City Taxpayers Now Pay Delinquent Mortgage Payments


SAN ANGELO, TX — The City of San Angelo Development Corporation (COSA-DC) met briefly on Monday to consider what to do about $5,161.85 in delinquent mortgage payments of citizens who took advantage of COSA-DC’s affordable housing program. COSA-DC dedicates a small portion of the 1/2-cent sales tax revenue towards helping low-income citizens become homeowners.

Four homeowners in the program are delinquent on their mortgage payments and the bank holding the mortgages is moving towards foreclosing on those houses. COSA-DC holds a secondary lien on those homes to secure its contribution to the purchase price of the home.

COSA-DC vice chair John Bariou explained that the purpose of the program is to accelerate “in-field” development of homes in blighted neighborhoods. That is, on any street in Lake View, for example, where there is a vacant lot in-between two existing homes, a home builder can purchase that lot and construct a brand new home that is sold to a new homeowner who is eligible for heavy subsidies.

COSA-DC subsidizes the cost of buying that home, lowering the mortgage amount, and a mortgage company or bank provides the financing. The subsidy is substantial as the mortgages only cover $60,000 of the cost of a new home valued at $100,000 or slightly more.

Bariou claimed in yesterday’s COSA-DC board meeting that the program works. A new home on a blighted street encourages the existing homeowners to fix up their respective properties.

All goes well with this program until the owner of the new home falls delinquent in the mortgage and faces foreclosure. Since the bank is the primary lien holder and COSA-DC is secondary, the proceeds of the foreclosure sale will likely satisfy the bank’s lien and COSA-DC may lose all of its investment in the property.

COSA-DC considered paying the delinquent mortgage payments so the bank, unnamed, would scuttle its path towards foreclosure, thus protecting COSA-DC’s investment.

COSA-DC attorney Brandon Dyson said the attorney for the bank told him these four mortgage holders were habitually late paying. “There’s one [homeowner to whom] they’ve sent out [late] notices 12 times,” he said.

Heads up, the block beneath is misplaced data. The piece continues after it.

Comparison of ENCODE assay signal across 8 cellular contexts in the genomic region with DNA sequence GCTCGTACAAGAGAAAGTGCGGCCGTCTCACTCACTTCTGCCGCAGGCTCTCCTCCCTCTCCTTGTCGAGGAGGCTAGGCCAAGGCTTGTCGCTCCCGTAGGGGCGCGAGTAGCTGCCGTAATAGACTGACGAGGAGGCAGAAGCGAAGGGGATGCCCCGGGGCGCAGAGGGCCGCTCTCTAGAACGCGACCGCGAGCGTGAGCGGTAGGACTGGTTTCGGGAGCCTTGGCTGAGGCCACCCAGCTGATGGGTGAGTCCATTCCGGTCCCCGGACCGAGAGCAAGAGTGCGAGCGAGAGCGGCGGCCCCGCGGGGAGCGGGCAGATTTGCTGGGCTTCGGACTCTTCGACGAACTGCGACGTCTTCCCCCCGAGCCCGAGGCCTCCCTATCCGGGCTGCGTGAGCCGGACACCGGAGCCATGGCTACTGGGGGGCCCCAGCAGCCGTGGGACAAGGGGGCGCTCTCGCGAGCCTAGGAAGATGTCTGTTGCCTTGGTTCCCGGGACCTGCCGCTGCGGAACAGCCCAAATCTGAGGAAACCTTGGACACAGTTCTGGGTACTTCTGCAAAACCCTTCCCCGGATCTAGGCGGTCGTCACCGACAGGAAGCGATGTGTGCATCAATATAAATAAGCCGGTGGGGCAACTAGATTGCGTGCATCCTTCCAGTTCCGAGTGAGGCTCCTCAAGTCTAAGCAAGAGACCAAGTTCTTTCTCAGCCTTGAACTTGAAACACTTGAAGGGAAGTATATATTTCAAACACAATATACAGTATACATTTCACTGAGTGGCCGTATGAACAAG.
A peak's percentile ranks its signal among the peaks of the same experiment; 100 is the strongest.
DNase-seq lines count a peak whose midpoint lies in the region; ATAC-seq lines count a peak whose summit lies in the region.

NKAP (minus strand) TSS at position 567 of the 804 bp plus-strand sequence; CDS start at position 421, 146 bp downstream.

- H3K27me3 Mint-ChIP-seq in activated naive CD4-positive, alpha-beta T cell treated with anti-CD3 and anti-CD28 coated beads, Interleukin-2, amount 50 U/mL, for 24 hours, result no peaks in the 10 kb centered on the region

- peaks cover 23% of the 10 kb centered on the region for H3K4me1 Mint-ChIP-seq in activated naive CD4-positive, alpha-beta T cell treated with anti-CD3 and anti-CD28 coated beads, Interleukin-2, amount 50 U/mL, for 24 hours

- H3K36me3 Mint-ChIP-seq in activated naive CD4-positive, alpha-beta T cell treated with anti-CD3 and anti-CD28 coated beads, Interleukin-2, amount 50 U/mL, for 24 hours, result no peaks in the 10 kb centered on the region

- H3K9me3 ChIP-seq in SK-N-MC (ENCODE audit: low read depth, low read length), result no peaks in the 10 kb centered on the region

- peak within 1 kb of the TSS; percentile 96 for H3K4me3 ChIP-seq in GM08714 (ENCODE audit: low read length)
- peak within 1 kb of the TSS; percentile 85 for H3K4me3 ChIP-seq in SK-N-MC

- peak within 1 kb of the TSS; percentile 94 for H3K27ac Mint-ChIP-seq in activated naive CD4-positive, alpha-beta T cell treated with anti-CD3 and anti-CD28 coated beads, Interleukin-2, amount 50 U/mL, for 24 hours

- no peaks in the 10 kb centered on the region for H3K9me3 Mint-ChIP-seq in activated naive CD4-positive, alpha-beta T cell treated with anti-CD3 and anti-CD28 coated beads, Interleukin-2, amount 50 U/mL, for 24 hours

The affordable housing contribution to the selected homeowner works like a grant. COSA-DC secures its investment with a lien. However, each month, as long as the homeowner is current on his or her mortgage payment, upkeeps the property, and maintains the property as his or her primary residence, COSA-DC forgives the monthly payment for the city portion of the loan. Over the life of the mortgage, the City reduces the homeowner’s balance owed the City to zero.

The homes in question were constructed by Galilee Community Development Corporation, an NGO that builds low cost housing for qualified new homeowners.

According to Galilee’s website, “Homes sell for around $100,000. Qualified buyers get a buy-down from the City of San Angelo half-cent sales tax fund to bring their mortgage loan to around $60,000. Home Buyer must have acceptable credit and available income to be approved for at least $60,000 loan from a participating lender.”

Dyson said he has reached out to Galilee that partners with COSA-DC to run the program and a representative from Galilee told him that the four property owners in question were not willing to sell their homes back to Galilee and negotiate a “renting arrangement.”

The combined total owed by the mortgagees for the four houses is north of $400,000. COSA-DC invested $179,803 into those mortgages and $165,844 of that is at-risk today if the bank forecloses on the properties.

COSA-DC’s portfolio has exposure in about 80 houses built under the program over more than a decade which prompted board member Joseph Spano to ask, “Why are we in this business?”

Assistant City Manager Michael Dane, who is acting director of COSA-DC, said the most recent ballot initiative approving the 1/2-cent sales tax mandated that $335,000 per year be invested in “affordable housing.”

Board member Dr. Clifton Jones said paying the delinquent mortgage payments would evoke a “moral hazard.”

“This moral hazard creates an incentive, should they (mortgagee) not make all their payments, that it can will be kicked down the road,” Jones said.

COSA-DC VP Bariou agreed, “Foreclosure may be the healthiest action to preserve those properties.”

In the end, moral hazard or not, the board voted unanimously on a motion by board member Rick Mantooth to pay the delinquent mortgage payments to preserve COSA-DC’s investment in the four homes.

Before COSA-DC kicked the can down the road, City Finance Director Tina Dierschke informed the board that COSA-DC’s affordable housing account contains $533,000 in cash.

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Absolutely no way should these mortgages be paid with taxpayer money. Receiving a late notice 12 times should be very plain that it’s time to evict! Get the deadbeats out so someone that is willing to work for it can have a chance at a better life.

They are most likely elderly or disabled. Also, its barely $5,000, not that much money at all. Have a heart and care about your fellow Americans for once.

Besides, since i assume you didnt actually read the article, the city would LOSE money by not paying the amount owed,

"Since the bank is the primary lien holder and COSA-DC is secondary, the proceeds of the foreclosure sale will likely satisfy the bank’s lien and COSA-DC may lose all of its investment in the property."

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